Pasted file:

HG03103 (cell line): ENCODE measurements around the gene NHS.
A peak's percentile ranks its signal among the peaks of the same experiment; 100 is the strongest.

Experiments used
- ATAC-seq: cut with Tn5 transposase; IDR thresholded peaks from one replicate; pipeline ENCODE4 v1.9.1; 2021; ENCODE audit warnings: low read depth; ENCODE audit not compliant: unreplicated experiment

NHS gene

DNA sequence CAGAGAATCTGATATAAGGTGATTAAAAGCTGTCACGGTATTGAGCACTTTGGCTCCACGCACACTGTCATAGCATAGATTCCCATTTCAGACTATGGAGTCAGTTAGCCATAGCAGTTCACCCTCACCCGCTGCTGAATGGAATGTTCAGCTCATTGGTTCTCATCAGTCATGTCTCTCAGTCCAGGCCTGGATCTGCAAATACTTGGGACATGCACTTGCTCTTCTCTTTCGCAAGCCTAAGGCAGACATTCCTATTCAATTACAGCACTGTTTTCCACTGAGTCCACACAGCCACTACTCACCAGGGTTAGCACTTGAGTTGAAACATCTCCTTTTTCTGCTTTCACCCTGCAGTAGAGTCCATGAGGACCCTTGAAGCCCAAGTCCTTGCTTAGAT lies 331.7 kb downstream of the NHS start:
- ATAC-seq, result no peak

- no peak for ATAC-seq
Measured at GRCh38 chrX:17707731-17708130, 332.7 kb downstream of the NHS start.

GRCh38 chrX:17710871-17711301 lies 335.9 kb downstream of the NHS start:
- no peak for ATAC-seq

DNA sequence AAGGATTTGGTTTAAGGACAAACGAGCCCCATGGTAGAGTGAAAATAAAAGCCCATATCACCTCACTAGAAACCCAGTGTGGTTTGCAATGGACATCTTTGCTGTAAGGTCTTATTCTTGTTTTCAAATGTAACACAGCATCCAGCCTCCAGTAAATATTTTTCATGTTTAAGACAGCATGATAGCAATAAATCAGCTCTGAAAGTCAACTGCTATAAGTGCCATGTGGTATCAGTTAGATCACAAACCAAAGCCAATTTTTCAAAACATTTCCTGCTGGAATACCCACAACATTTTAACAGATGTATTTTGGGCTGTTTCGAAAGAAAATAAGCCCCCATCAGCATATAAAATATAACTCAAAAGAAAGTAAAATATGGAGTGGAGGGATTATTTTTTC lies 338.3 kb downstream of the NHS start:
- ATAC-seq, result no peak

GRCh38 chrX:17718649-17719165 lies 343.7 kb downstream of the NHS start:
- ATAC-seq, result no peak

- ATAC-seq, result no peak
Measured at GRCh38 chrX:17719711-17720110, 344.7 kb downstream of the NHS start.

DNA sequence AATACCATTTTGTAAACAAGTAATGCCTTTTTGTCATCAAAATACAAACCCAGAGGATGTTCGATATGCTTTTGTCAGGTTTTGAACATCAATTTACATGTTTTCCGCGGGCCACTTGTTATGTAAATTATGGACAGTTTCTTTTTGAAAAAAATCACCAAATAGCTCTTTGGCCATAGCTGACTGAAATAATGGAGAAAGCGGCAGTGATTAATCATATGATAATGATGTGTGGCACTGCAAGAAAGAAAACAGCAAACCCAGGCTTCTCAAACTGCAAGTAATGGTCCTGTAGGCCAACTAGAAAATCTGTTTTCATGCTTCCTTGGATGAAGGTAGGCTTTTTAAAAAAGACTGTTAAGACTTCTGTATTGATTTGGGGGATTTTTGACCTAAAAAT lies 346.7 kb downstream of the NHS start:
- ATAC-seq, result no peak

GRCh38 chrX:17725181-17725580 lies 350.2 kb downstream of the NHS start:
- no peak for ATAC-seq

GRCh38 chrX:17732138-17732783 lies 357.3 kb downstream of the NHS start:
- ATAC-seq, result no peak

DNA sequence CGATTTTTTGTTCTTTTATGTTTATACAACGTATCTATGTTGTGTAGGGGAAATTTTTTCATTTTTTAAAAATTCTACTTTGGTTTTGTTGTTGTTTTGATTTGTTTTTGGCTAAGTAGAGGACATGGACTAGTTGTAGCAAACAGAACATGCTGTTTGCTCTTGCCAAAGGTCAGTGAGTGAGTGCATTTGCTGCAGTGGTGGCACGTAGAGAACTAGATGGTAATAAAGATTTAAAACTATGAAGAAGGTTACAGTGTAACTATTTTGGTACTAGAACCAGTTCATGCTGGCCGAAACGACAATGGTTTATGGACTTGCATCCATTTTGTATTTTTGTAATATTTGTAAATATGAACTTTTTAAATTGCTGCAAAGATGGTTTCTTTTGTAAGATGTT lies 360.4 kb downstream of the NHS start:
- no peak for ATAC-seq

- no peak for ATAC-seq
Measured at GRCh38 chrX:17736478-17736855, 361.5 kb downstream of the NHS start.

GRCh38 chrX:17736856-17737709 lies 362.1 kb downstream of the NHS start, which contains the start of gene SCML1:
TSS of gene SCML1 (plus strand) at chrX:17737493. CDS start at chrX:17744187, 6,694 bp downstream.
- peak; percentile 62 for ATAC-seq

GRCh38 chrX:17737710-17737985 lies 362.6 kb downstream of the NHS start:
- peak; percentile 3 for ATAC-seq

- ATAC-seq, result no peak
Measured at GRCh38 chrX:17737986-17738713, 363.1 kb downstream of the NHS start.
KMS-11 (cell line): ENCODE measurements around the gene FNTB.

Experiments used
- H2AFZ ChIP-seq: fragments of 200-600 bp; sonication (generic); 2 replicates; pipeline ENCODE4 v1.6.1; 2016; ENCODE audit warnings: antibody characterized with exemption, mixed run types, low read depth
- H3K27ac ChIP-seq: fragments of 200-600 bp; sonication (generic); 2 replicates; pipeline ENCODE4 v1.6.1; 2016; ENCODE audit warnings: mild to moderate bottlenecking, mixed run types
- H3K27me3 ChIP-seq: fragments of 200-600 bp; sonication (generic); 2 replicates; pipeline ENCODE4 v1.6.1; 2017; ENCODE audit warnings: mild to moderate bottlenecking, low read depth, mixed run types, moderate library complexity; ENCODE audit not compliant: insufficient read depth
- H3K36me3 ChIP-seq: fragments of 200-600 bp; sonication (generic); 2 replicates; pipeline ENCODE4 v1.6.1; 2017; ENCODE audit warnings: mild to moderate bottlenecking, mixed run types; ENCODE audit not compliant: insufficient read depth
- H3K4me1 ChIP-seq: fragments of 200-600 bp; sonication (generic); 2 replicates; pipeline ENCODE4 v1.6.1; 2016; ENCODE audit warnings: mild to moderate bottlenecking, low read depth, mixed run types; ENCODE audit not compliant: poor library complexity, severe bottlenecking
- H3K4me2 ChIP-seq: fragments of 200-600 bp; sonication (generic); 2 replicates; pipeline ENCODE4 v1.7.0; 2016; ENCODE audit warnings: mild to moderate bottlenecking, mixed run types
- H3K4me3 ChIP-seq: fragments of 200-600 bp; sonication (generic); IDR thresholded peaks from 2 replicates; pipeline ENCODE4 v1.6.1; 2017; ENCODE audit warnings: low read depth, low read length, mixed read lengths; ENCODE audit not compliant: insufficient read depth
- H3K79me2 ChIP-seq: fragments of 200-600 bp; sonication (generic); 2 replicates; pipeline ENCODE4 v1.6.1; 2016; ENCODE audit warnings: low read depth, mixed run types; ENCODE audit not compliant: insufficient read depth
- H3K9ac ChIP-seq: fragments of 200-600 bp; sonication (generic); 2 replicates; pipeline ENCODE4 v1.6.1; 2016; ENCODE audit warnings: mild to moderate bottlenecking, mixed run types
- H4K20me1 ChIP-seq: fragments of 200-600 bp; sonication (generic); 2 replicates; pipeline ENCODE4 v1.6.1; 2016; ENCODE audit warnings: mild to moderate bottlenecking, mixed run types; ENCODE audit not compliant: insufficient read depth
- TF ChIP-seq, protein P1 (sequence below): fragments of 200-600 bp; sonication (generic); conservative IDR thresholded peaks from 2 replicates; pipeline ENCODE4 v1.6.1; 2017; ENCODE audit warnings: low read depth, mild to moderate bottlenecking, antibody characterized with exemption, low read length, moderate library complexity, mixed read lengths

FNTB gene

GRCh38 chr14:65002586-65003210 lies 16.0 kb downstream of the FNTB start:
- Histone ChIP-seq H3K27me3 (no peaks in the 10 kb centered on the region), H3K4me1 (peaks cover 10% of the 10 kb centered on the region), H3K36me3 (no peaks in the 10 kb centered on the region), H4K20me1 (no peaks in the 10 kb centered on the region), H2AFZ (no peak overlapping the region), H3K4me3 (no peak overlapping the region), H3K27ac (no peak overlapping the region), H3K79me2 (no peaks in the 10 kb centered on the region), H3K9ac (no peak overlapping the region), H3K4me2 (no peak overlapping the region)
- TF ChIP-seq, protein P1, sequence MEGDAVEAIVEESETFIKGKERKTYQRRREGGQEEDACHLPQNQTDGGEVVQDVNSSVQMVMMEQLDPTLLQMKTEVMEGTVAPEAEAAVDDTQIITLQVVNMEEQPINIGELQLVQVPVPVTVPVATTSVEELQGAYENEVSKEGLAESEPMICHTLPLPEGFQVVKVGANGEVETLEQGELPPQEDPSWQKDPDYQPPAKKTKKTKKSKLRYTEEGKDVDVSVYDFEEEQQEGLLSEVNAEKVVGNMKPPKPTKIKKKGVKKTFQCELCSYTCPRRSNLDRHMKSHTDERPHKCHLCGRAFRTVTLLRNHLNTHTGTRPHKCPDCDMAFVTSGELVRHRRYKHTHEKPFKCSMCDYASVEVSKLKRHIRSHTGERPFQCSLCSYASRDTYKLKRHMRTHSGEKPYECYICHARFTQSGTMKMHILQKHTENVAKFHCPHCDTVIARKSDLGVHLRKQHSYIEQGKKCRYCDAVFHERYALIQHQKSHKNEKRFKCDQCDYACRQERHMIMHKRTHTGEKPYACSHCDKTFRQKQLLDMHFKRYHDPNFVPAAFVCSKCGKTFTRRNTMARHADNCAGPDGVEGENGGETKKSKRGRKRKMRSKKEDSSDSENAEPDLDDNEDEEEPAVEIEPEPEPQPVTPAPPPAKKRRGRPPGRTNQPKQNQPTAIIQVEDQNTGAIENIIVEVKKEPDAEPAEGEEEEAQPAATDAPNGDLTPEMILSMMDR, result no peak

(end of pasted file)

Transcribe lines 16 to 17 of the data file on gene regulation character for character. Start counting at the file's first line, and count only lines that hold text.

- ATAC-seq, result no peak
Measured at GRCh38 chrX:17719711-17720110, 344.7 kb downstream of the NHS start.